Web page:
Human immunodeficiency virus type I (HIV-1) encodes a regulatory protein, Rev, which is required for cytoplasmic expression of incompletely spliced viral mRNA. Rev activity is mediated through specific binding to a cis-acting Rev responsive element (RRE) located within the env region of HIV-1. A monomer Rev binding site corresponding to 37 nucleotides of the RRE (IIB RNA) was studied by RNA footprinting, modification interference experiments and mutational analysis. Surprisingly, a 17 amino acid peptide, corresponding to the basic domain of Rev, binds specifically to this site at essentially identical nucleotides and probably induces additional base pairing. The Rev protein and related peptide interact primarily with two sets of nucleotides located at the junction of single and double stranded regions, and at an additional site located within a helix. This suggests that the domains of proteins responsible for specific RNA binding can be remarkably small and that the interaction between RNA and protein can probably induce structure in both constituents. Images PMID:1547776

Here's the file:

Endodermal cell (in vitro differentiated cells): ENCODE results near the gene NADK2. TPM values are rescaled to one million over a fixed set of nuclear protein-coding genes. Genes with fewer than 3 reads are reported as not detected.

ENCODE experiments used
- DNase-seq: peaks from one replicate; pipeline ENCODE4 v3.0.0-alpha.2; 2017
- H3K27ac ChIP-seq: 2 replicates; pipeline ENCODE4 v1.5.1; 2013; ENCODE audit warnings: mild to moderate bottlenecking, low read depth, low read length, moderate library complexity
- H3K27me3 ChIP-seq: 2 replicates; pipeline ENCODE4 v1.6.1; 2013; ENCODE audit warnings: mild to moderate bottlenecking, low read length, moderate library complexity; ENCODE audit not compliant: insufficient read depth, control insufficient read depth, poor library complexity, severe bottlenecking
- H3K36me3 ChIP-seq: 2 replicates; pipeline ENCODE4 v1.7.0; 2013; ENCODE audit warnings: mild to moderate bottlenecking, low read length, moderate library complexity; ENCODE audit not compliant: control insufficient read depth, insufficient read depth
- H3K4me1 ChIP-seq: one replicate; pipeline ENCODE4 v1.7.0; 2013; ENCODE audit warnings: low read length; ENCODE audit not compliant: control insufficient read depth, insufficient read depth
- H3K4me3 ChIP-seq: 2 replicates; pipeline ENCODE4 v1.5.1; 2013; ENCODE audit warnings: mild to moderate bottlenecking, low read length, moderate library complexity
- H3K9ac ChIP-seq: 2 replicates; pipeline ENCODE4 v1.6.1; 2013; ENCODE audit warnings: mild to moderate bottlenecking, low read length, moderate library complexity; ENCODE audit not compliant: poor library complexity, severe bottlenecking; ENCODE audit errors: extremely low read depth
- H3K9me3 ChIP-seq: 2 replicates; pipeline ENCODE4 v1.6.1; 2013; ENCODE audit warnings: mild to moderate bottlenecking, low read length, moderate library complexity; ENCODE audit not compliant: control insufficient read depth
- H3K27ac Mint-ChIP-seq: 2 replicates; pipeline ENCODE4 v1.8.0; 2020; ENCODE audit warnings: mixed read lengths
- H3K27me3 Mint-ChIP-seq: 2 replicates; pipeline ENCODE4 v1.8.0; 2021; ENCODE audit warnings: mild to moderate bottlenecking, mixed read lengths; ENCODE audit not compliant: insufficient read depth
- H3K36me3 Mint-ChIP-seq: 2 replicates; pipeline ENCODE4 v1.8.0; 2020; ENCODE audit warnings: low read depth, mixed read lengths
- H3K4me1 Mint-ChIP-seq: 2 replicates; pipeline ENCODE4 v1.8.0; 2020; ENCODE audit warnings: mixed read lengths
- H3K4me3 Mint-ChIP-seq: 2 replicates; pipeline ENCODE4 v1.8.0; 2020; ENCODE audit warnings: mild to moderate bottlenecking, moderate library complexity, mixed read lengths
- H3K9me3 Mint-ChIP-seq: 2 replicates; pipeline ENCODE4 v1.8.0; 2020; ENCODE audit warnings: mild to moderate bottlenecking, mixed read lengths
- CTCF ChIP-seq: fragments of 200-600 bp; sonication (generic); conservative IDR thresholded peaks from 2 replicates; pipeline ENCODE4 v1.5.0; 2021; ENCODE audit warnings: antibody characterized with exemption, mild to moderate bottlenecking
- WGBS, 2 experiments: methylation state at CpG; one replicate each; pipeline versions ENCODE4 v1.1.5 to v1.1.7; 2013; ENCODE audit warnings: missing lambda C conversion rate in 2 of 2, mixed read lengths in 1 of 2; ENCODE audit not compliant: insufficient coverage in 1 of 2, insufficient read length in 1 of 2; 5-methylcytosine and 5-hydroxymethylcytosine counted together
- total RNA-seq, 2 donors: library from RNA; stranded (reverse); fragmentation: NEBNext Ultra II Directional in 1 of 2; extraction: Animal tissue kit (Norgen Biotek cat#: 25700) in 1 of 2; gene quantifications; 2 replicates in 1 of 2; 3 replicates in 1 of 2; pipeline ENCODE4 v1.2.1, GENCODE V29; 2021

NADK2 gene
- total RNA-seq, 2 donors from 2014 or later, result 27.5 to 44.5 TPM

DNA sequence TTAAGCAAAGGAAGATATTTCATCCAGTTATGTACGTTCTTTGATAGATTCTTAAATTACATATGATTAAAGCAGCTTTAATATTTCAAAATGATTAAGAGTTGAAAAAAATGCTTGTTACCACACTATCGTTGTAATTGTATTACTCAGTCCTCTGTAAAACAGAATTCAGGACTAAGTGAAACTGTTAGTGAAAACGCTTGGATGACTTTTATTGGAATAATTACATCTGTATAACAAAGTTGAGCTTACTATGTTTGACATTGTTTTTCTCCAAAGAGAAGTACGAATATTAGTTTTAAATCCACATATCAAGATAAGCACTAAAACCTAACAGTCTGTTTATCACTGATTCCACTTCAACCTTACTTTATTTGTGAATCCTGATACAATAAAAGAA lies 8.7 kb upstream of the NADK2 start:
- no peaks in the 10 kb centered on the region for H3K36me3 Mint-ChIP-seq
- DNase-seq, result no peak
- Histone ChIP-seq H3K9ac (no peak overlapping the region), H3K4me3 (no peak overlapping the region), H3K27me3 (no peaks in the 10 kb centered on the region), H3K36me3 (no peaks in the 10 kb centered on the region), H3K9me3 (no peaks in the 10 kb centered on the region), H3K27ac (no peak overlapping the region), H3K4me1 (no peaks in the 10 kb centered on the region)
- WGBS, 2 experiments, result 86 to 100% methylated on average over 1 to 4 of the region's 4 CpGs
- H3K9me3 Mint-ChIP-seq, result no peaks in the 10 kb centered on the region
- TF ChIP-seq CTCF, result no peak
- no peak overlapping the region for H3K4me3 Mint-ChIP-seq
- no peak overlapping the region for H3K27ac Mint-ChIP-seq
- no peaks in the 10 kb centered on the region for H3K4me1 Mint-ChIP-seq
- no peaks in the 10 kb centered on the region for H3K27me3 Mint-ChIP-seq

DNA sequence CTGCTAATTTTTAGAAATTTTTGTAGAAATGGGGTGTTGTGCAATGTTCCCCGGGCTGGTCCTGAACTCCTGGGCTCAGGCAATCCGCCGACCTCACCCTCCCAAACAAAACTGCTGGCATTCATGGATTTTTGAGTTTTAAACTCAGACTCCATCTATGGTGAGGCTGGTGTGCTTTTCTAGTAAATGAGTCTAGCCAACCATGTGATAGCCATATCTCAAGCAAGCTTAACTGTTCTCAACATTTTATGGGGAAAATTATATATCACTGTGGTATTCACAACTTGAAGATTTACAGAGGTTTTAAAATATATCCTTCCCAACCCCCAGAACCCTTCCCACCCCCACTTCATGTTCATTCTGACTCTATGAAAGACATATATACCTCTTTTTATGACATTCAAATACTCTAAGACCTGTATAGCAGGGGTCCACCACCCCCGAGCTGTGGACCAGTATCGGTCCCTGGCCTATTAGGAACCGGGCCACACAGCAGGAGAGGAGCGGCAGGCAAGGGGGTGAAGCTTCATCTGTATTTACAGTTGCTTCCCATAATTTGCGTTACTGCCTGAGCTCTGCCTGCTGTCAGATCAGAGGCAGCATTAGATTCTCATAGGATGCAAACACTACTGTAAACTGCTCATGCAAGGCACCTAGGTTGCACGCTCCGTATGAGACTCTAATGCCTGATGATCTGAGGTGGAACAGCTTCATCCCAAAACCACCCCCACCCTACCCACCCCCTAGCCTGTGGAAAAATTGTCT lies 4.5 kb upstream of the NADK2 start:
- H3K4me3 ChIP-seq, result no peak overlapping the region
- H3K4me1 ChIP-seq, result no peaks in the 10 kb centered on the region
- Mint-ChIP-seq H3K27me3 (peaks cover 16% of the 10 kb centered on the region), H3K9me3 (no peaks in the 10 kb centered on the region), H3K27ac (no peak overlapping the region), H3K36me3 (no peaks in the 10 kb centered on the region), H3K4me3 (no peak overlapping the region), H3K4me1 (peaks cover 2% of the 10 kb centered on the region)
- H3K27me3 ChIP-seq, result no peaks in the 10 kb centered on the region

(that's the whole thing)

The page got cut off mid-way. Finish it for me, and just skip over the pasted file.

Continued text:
15. RECOMBINANT SINGLE CHAIN VARIABLE FRAGMENT ANTIBODIES (scFv) AGAINST Pro144-Leu155 FRAGMENT OF HUMAN PROTEIN C.

    PubMed

    Oliinyk, O S; Palyvoda, K O; Lugovskaya, N E; Kolibo, D V; Lugovskoy, E V; Komisarenko, S V

    2015-01-01

    The aim of this work was to obtain the recombinant single chain variable fragments of antibodies (scFv) against human protein C, the key component of blood anticoagulation system. For this purpose a peptide that mimics a Pro144-Leu155 sequence of protein C was synthesized and the murine immune scFv library against this peptide was constructed. The protein C specific scFv 9E were selected from the constructed library by the phage-display method. The scFv 9E dissociation constant was found to be 2∙10(-9) M. It was shown that scFv 9E were suitable for protein C detection by ELISA and Western blotting. Selected scFv could be further used for protein C investigation and for the development of quantitative methods for protein C detection in human blood.

  16. Antimicrobial Peptides in Reptiles

    PubMed Central

    van Hoek, Monique L.

    2014-01-01